DURHAM, N.H. – Historians from across the world will gather at the University of New Hampshire Friday, Nov. 4, 2011, to discuss the revolutionary movements that transformed Europe, Africa, and the Americas during the late 18th and early 19th centuries.
“Atlantic Networks and the Problem of Liberty in the Age of Revolutions, 1776-1815” will be held from 8 a.m. to 5 p.m. at the Elliott Alumni Center. The conference is free and open to the public.
The conference will bring together leading scholars and members of the UNH History Department to discuss new research about the age of revolutions in the Atlantic world, focusing on the individuals and their communications networks that connected these movements.
Between 1776 and 1815, revolutionary movements transformed many parts of the Atlantic world, not just France and the United States. In the Caribbean, many parts of Central and South America, along the African coast and throughout Europe, old institutions were overthrown and new states and political cultures created.
Across the Atlantic world, philosophers, journalists, merchants, and “revolutionary tourists” formed bridges between these sites of revolution, while print media and private correspondence transmitted ideas and connected individuals in far-flung locations. The Atlantic world had never been so tightly interconnected as it was at the end of the 18th century when revolutionaries in Europe, North America, and the Caribbean who believed in universal freedom and peace took risks to propagate and implement their ideals.
The schedule is as follows:
8-8:30 a.m. Registration and Coffee
8:30-9 a.m. Opening Remarks
9-10:30 a.m. Border Crossers
- “Networks and Movements: 21st Century Perspectives in 18th Century Revolutions,” John Voll, Georgetown University
- “Military Networks and the Struggle for Liberty: Spain’s Black Militias in the Atlantic World,” Jane Landers, Vanderbilt University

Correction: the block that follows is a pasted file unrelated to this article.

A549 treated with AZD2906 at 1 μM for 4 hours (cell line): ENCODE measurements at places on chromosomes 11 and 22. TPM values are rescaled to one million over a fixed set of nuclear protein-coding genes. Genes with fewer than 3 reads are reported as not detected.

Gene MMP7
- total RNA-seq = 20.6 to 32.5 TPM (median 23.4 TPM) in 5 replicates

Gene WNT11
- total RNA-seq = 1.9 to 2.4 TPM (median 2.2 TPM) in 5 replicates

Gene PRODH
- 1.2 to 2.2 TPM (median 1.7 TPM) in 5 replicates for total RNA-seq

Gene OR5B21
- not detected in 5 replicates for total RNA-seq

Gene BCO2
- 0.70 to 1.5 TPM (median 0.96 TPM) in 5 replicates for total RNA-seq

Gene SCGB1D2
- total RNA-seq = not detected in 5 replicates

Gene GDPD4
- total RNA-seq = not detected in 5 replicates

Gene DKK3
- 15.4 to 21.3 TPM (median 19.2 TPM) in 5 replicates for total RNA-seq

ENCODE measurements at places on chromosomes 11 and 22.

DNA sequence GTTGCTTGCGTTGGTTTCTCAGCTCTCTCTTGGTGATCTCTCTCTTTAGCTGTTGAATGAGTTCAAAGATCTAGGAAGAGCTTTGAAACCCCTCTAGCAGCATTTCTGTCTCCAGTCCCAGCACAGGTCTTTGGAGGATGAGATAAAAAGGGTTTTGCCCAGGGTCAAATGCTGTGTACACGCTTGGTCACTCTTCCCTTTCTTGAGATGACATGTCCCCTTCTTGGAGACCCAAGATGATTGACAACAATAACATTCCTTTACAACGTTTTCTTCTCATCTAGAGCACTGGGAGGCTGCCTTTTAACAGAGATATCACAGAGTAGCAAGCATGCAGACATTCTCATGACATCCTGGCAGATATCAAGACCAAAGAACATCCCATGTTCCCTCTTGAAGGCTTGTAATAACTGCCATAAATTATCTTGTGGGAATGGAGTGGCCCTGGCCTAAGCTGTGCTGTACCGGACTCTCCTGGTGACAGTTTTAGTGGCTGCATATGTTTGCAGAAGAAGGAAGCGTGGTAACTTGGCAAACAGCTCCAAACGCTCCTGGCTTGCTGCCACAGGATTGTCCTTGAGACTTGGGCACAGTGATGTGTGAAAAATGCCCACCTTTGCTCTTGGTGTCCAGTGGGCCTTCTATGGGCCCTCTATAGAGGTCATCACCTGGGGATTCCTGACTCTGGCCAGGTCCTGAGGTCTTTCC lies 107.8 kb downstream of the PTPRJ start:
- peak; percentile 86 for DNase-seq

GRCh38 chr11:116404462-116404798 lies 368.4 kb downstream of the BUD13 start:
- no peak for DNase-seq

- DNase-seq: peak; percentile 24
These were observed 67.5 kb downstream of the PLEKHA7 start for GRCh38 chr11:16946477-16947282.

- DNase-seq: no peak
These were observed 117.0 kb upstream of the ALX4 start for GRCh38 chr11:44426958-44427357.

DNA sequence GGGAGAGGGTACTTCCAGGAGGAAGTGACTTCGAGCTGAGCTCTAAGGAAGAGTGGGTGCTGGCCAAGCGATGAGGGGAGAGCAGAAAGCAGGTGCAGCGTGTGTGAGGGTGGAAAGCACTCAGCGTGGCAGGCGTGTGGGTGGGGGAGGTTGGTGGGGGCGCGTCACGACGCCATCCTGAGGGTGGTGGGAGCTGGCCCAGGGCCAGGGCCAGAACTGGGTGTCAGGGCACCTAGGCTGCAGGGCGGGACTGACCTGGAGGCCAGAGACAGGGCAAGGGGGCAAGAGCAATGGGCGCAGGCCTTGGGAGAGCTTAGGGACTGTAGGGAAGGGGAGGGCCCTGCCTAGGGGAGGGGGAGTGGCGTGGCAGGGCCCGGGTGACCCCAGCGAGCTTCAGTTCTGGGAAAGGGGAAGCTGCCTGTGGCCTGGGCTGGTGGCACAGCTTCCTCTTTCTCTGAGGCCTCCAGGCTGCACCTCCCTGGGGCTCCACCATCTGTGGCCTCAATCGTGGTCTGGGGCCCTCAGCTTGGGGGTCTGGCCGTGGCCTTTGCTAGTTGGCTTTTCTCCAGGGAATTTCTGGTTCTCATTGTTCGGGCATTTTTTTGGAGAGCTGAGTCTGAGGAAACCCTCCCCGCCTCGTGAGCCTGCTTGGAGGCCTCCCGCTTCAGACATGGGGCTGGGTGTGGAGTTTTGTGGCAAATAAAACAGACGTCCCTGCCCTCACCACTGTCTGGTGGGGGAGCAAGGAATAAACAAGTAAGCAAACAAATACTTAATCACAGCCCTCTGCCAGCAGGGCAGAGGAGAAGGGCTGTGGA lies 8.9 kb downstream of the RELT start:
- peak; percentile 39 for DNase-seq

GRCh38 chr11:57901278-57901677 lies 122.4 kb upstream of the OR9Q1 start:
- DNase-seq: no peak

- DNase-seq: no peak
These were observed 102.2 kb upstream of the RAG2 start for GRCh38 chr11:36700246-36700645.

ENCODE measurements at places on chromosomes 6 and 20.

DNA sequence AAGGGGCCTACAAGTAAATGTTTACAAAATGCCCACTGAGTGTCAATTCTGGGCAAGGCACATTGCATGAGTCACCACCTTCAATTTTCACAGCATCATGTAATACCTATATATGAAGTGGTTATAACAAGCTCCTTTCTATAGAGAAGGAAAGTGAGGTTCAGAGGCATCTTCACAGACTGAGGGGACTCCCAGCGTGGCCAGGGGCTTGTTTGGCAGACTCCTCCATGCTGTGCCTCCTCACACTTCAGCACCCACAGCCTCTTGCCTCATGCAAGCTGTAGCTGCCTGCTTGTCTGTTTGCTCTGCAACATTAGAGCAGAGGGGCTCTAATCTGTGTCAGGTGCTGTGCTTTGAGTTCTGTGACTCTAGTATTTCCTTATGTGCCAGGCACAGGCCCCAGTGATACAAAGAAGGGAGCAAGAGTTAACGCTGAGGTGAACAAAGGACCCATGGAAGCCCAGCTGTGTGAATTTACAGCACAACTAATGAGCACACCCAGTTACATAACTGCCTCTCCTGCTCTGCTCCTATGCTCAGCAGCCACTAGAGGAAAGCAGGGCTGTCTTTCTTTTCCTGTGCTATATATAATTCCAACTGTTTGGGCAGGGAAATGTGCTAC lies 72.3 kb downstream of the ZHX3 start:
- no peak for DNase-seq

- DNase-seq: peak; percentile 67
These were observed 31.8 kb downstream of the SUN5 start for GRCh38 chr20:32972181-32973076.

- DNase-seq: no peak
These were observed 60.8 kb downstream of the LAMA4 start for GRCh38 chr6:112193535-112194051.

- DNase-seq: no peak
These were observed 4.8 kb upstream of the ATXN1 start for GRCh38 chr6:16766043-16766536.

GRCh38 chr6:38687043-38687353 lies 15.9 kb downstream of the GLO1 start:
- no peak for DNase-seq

- “Itinerants Among Nations,” Janet Polasky, University of New Hampshire
11 a.m.-12:30 p.m. Commerce, Letters and the Press
- “Business and Liberty: Four Patriots during the Atlantic Revolution,” Annie Jourdan, University of Amsterdam
- “Mars and Venus: Women Writing Scandal in the Age of Revolutions,” Sarah Knott, Indiana University and American Historical Review
- “Activist Networks and the Circulation of News from Saint-Domingue During the French Revolution,” Jeremy Popkin, University of Kentucky
2-3:30 p.m. Entangled Identities
- “Roman Catholic Libertinism in a New North Atlantic World, 1760-1829,” Luca Codignola, University of Genoa
- “Rebels, Revolutions and Race: ‘Ethnic,’ Racial and Ideological Entanglements in Early Freetown, Sierra Leone,” Jim Sidbury, Rice University
- “1794: The Year America’s World Changed,” Eliga Gould, University of New Hampshire
3:30-5 p.m. Public Reception
The conference is sponsored by the UNH Department History of and made possible with support of the Dunfey Endowment at UNH. For more information on the conference, visit http://www.unh.edu/history/dunfey2011.
The University of New Hampshire, founded in 1866, is a world-class public research university with the feel of a New England liberal arts college. A land, sea, and space-grant university, UNH is the state's flagship public institution, enrolling 12,200 undergraduate and 2,300 graduate students.